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post #14934 of 15237 Old 04-29-2019, 07:44 PM
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Originally Posted by l0nestar8 View Post
Without a doubt.

Also, remember that pretty much every tweeter-mid crossover will be in the 1.5-3kHz range as well. That's no coincidence. This crossover will always induce a dip in this region in the sound power response. Some companies like Revel, Focal, Kef, etc. put in a lot of time and effort to minimize this dip (especially off-axis where it's less important but still non-trivial.)

Other companies like Dynaudio, Wharfedale, etc. instead just embrace this physical phenomenon and let the dip occur on-axis naturally so that the directivity is well-matched off-axis. This makes the overall response non-flat and slightly v-shaped but it also hides the crossover, requires no waveguide, and makes it easy to control directivity (i.e., the on-axis matches the off-axis even though it's not at all flat through the midrange.)

For people sensitive to that 2-4kHz region, you will need some EQ or find speakers with the "BBC dip" built-in. The "BBC dip" is ultimately a trade-off between midrange detail and naturalness, on the one side, and pleasant longterm fatigue-free listening on the other side. This dip comes with the penalty of accuracy and detail, but to many folks it's worth it, especially if the room and recording are compromised (which most are.)

That's my theory anyway. I personally prefer sins of omission to any false forwardness or detail.

Revel strikes a good balance between the two extremes, in my opinion, but I can see how some people would like something more forward and engaging, while others would prefer something more relaxing and laid-back.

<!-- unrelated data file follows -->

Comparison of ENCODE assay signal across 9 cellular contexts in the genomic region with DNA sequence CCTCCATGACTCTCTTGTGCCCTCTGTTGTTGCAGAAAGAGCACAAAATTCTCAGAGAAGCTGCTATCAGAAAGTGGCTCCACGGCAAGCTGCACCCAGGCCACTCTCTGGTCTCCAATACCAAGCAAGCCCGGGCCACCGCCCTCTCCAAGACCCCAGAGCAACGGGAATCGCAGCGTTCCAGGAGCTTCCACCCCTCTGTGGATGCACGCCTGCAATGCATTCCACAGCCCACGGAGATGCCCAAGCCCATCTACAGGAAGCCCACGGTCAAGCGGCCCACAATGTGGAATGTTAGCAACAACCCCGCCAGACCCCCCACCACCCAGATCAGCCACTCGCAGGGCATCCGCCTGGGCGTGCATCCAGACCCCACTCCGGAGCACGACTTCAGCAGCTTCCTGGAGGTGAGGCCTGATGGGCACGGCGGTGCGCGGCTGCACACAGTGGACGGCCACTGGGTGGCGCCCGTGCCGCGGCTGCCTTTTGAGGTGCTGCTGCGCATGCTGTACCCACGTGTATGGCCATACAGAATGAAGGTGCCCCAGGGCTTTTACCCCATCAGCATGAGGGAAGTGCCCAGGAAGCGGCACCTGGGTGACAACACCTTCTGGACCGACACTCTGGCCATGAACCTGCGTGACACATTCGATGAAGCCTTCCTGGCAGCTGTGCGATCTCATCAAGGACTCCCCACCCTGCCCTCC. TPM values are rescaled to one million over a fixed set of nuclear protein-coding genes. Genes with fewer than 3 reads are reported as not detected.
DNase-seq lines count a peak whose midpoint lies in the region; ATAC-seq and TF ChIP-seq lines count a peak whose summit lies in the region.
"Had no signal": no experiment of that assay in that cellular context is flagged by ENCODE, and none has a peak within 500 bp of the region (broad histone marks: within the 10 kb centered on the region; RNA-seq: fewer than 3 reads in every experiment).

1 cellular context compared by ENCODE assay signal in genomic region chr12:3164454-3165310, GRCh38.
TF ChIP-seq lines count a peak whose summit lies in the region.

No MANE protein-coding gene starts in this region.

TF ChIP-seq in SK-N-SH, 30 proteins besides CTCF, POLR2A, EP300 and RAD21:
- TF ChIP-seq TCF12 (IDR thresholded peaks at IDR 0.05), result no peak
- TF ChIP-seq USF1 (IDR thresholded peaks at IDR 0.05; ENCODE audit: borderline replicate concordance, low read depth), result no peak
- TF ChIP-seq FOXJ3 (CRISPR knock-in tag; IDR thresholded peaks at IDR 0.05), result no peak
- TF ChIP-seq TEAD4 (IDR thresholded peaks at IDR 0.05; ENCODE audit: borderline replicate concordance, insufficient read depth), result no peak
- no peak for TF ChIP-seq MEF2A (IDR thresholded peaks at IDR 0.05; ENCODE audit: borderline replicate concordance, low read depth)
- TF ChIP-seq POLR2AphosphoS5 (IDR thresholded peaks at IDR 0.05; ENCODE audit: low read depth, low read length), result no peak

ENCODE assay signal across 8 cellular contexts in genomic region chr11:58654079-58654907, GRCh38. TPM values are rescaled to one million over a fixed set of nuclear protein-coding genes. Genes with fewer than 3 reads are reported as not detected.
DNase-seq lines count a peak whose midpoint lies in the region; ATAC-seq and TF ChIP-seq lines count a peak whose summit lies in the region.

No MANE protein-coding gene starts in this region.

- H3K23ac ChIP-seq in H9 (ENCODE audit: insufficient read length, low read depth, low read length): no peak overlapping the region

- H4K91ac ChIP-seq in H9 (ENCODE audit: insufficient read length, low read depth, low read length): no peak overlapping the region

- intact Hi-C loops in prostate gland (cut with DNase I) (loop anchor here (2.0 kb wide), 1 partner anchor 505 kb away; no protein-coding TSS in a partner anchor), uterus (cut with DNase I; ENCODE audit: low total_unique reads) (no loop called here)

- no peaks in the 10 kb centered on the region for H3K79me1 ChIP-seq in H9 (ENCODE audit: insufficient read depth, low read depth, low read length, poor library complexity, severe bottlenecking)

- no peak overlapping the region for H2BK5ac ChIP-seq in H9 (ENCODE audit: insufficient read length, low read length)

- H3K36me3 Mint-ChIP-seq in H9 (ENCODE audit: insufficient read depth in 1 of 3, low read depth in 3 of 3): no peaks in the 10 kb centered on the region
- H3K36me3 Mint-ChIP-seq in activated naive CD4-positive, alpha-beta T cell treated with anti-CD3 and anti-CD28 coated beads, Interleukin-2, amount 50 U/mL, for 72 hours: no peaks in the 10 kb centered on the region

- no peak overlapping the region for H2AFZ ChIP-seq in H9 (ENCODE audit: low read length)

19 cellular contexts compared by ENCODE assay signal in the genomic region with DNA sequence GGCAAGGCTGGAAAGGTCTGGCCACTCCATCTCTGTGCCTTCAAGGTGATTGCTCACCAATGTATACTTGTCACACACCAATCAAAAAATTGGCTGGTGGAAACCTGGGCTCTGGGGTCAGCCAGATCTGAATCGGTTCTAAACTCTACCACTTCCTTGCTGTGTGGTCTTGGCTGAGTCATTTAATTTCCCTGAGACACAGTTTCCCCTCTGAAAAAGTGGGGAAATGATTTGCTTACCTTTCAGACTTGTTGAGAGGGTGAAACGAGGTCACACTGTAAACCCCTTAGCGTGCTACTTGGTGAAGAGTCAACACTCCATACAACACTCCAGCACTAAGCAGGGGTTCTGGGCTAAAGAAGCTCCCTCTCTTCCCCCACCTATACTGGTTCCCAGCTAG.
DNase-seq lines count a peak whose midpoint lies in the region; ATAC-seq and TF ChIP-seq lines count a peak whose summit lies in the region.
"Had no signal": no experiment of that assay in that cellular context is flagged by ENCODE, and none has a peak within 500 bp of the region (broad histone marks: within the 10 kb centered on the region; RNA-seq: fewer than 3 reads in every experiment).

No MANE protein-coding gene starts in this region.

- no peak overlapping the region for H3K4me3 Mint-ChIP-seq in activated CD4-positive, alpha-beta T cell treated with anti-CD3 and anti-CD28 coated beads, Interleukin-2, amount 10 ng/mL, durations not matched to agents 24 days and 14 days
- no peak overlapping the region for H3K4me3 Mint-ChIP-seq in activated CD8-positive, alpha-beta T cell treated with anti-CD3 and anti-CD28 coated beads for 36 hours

I lean in the neutral/warm camp and Revel to my ears, so far, sound pretty much dead-neutral and my initial impressions are very positive. It's too soon to make any judgements about the possibility long-term fatigue setting in. I'll give them a month or so to break-in before I blind-test them with my Dyns and Kefs.
I wonder if that could explain the phenomenon I experience with my speakers when watching movies, i.e, whenever the dialog volume is low, I cannot make out what female actors are saying, especially the first word an actor may say. It is like that is somehow lost. Also, at 65 years of age I certainly have some degree of high frequency hearing loss.

I do not have a center speaker, so I am relying on my front L/R speakers for dialog. I wonder if a set of well engineered speakers such as Revel or Focal might allow the dialog to come through better when they are speaking softly. Also, with some hearing loss, do you think that a speaker that others might consider too bright might sound just right to me?
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post #14935 of 15237 Old 04-29-2019, 08:04 PM
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Originally Posted by mtrot View Post
I wonder if that could explain the phenomenon I experience with my speakers when watching movies, i.e, whenever the dialog volume is low, I cannot make out what female actors are saying, especially the first word an actor may say. It is like that is somehow lost. Also, at 65 years of age I certainly have some degree of high frequency hearing loss.

I do not have a center speaker, so I am relying on my front L/R speakers for dialog. I wonder if a set of well engineered speakers such as Revel or Focal might allow the dialog to come through better when they are speaking softly. Also, with some hearing loss, do you think that a speaker that others might consider too bright might sound just right to me?
I noticed this with an older friend of mine starting around 20 years ago when all of a sudden he started buying speakers that were noticeably bright when in reality he was about 3 or 4k ahead of me when it comes to high frequency hearing loss.
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post #14936 of 15237 Old 04-29-2019, 08:26 PM